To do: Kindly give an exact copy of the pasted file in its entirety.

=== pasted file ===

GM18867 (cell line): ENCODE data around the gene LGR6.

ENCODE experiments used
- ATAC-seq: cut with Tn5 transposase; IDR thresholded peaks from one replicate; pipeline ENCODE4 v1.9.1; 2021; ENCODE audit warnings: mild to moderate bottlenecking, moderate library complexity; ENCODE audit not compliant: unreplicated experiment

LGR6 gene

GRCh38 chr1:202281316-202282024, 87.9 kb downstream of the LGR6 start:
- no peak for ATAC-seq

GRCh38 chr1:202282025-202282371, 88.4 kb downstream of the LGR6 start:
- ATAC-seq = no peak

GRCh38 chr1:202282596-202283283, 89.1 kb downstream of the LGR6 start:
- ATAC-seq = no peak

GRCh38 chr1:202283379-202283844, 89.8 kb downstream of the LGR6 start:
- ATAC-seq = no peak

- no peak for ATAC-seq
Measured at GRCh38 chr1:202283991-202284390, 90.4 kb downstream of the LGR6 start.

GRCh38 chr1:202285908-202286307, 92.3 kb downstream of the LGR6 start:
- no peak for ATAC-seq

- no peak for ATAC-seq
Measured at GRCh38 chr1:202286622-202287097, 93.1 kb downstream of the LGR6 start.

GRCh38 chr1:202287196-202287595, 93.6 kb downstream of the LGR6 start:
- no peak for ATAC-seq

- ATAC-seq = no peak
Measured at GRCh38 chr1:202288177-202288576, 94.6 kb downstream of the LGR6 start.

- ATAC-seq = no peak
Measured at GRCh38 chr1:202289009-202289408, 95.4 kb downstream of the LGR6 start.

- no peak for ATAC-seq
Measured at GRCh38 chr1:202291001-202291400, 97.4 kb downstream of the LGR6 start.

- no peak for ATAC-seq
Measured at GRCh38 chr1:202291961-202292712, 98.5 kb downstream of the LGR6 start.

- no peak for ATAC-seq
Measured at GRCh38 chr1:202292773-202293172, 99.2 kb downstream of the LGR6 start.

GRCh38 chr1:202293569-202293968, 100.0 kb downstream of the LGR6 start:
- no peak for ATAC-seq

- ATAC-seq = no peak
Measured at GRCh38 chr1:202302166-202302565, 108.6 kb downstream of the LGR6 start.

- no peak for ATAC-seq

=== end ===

GM18867 (cell line): ENCODE data around the gene LGR6.

ENCODE experiments used
- ATAC-seq: cut with Tn5 transposase; IDR thresholded peaks from one replicate; pipeline ENCODE4 v1.9.1; 2021; ENCODE audit warnings: mild to moderate bottlenecking, moderate library complexity; ENCODE audit not compliant: unreplicated experiment

LGR6 gene

GRCh38 chr1:202281316-202282024, 87.9 kb downstream of the LGR6 start:
- no peak for ATAC-seq

GRCh38 chr1:202282025-202282371, 88.4 kb downstream of the LGR6 start:
- ATAC-seq = no peak

GRCh38 chr1:202282596-202283283, 89.1 kb downstream of the LGR6 start:
- ATAC-seq = no peak

GRCh38 chr1:202283379-202283844, 89.8 kb downstream of the LGR6 start:
- ATAC-seq = no peak

- no peak for ATAC-seq
Measured at GRCh38 chr1:202283991-202284390, 90.4 kb downstream of the LGR6 start.

GRCh38 chr1:202285908-202286307, 92.3 kb downstream of the LGR6 start:
- no peak for ATAC-seq

- no peak for ATAC-seq
Measured at GRCh38 chr1:202286622-202287097, 93.1 kb downstream of the LGR6 start.

GRCh38 chr1:202287196-202287595, 93.6 kb downstream of the LGR6 start:
- no peak for ATAC-seq

- ATAC-seq = no peak
Measured at GRCh38 chr1:202288177-202288576, 94.6 kb downstream of the LGR6 start.

- ATAC-seq = no peak
Measured at GRCh38 chr1:202289009-202289408, 95.4 kb downstream of the LGR6 start.

- no peak for ATAC-seq
Measured at GRCh38 chr1:202291001-202291400, 97.4 kb downstream of the LGR6 start.

- no peak for ATAC-seq
Measured at GRCh38 chr1:202291961-202292712, 98.5 kb downstream of the LGR6 start.

- no peak for ATAC-seq
Measured at GRCh38 chr1:202292773-202293172, 99.2 kb downstream of the LGR6 start.

GRCh38 chr1:202293569-202293968, 100.0 kb downstream of the LGR6 start:
- no peak for ATAC-seq

- ATAC-seq = no peak
Measured at GRCh38 chr1:202302166-202302565, 108.6 kb downstream of the LGR6 start.

- no peak for ATAC-seq